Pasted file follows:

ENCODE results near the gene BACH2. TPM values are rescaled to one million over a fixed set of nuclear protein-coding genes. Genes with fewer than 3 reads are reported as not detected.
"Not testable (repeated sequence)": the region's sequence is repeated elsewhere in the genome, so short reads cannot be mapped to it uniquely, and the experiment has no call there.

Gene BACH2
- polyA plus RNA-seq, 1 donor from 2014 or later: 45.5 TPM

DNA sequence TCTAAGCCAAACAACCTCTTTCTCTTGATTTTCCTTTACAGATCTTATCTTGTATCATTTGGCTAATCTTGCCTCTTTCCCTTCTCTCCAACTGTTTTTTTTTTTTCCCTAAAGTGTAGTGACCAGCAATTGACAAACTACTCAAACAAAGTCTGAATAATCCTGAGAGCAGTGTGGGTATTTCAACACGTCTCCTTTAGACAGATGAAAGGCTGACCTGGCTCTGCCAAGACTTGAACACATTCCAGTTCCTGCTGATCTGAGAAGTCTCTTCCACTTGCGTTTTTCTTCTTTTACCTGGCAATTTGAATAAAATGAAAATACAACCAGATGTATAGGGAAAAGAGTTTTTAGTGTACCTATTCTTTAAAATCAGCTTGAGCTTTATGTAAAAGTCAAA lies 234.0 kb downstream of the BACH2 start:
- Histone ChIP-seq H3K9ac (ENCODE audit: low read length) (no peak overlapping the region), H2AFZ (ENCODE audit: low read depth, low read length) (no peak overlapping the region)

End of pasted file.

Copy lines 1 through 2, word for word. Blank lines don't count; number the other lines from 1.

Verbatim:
ENCODE results near the gene BACH2. TPM values are rescaled to one million over a fixed set of nuclear protein-coding genes. Genes with fewer than 3 reads are reported as not detected.
"Not testable (repeated sequence)": the region's sequence is repeated elsewhere in the genome, so short reads cannot be mapped to it uniquely, and the experiment has no call there.